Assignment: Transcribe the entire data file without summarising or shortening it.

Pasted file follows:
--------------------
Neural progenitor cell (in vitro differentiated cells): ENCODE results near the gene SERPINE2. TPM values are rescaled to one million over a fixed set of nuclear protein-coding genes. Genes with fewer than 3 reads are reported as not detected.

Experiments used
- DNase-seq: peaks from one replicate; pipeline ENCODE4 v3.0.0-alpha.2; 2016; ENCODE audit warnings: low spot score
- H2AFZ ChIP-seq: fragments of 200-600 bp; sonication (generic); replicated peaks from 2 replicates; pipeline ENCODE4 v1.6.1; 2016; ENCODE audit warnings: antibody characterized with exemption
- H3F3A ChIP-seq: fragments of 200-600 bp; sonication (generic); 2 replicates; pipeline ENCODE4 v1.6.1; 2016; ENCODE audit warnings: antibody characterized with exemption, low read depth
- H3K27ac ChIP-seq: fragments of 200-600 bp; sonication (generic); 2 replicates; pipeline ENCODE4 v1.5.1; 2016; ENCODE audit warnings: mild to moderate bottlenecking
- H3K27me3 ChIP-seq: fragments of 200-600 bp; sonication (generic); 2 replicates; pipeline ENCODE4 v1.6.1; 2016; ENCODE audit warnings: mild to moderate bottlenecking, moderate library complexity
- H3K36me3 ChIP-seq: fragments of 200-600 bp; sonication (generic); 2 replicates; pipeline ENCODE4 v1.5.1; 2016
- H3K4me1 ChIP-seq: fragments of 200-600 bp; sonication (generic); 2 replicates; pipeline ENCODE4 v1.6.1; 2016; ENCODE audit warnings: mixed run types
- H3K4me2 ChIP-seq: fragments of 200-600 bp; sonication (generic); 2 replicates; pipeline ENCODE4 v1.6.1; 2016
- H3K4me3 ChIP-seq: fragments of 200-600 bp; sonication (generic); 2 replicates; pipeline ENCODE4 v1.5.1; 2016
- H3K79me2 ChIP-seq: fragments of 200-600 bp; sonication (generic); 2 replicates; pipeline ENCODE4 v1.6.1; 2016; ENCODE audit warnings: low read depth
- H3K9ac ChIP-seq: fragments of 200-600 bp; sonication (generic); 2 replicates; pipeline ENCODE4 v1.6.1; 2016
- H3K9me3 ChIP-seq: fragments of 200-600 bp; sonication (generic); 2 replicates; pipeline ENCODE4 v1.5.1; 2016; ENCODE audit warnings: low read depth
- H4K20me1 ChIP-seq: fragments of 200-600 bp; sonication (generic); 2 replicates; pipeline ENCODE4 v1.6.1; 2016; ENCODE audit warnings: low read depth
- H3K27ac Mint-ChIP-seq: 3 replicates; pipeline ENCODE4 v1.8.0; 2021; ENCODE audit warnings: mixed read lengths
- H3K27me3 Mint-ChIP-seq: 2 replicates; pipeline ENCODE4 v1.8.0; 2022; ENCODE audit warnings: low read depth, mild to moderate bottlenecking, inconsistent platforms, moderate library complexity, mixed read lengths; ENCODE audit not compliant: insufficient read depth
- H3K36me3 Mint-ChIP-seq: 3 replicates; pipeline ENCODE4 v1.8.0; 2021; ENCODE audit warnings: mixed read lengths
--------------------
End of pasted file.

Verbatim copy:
Neural progenitor cell (in vitro differentiated cells): ENCODE results near the gene SERPINE2. TPM values are rescaled to one million over a fixed set of nuclear protein-coding genes. Genes with fewer than 3 reads are reported as not detected.

Experiments used
- DNase-seq: peaks from one replicate; pipeline ENCODE4 v3.0.0-alpha.2; 2016; ENCODE audit warnings: low spot score
- H2AFZ ChIP-seq: fragments of 200-600 bp; sonication (generic); replicated peaks from 2 replicates; pipeline ENCODE4 v1.6.1; 2016; ENCODE audit warnings: antibody characterized with exemption
- H3F3A ChIP-seq: fragments of 200-600 bp; sonication (generic); 2 replicates; pipeline ENCODE4 v1.6.1; 2016; ENCODE audit warnings: antibody characterized with exemption, low read depth
- H3K27ac ChIP-seq: fragments of 200-600 bp; sonication (generic); 2 replicates; pipeline ENCODE4 v1.5.1; 2016; ENCODE audit warnings: mild to moderate bottlenecking
- H3K27me3 ChIP-seq: fragments of 200-600 bp; sonication (generic); 2 replicates; pipeline ENCODE4 v1.6.1; 2016; ENCODE audit warnings: mild to moderate bottlenecking, moderate library complexity
- H3K36me3 ChIP-seq: fragments of 200-600 bp; sonication (generic); 2 replicates; pipeline ENCODE4 v1.5.1; 2016
- H3K4me1 ChIP-seq: fragments of 200-600 bp; sonication (generic); 2 replicates; pipeline ENCODE4 v1.6.1; 2016; ENCODE audit warnings: mixed run types
- H3K4me2 ChIP-seq: fragments of 200-600 bp; sonication (generic); 2 replicates; pipeline ENCODE4 v1.6.1; 2016
- H3K4me3 ChIP-seq: fragments of 200-600 bp; sonication (generic); 2 replicates; pipeline ENCODE4 v1.5.1; 2016
- H3K79me2 ChIP-seq: fragments of 200-600 bp; sonication (generic); 2 replicates; pipeline ENCODE4 v1.6.1; 2016; ENCODE audit warnings: low read depth
- H3K9ac ChIP-seq: fragments of 200-600 bp; sonication (generic); 2 replicates; pipeline ENCODE4 v1.6.1; 2016
- H3K9me3 ChIP-seq: fragments of 200-600 bp; sonication (generic); 2 replicates; pipeline ENCODE4 v1.5.1; 2016; ENCODE audit warnings: low read depth
- H4K20me1 ChIP-seq: fragments of 200-600 bp; sonication (generic); 2 replicates; pipeline ENCODE4 v1.6.1; 2016; ENCODE audit warnings: low read depth
- H3K27ac Mint-ChIP-seq: 3 replicates; pipeline ENCODE4 v1.8.0; 2021; ENCODE audit warnings: mixed read lengths
- H3K27me3 Mint-ChIP-seq: 2 replicates; pipeline ENCODE4 v1.8.0; 2022; ENCODE audit warnings: low read depth, mild to moderate bottlenecking, inconsistent platforms, moderate library complexity, mixed read lengths; ENCODE audit not compliant: insufficient read depth
- H3K36me3 Mint-ChIP-seq: 3 replicates; pipeline ENCODE4 v1.8.0; 2021; ENCODE audit warnings: mixed read lengths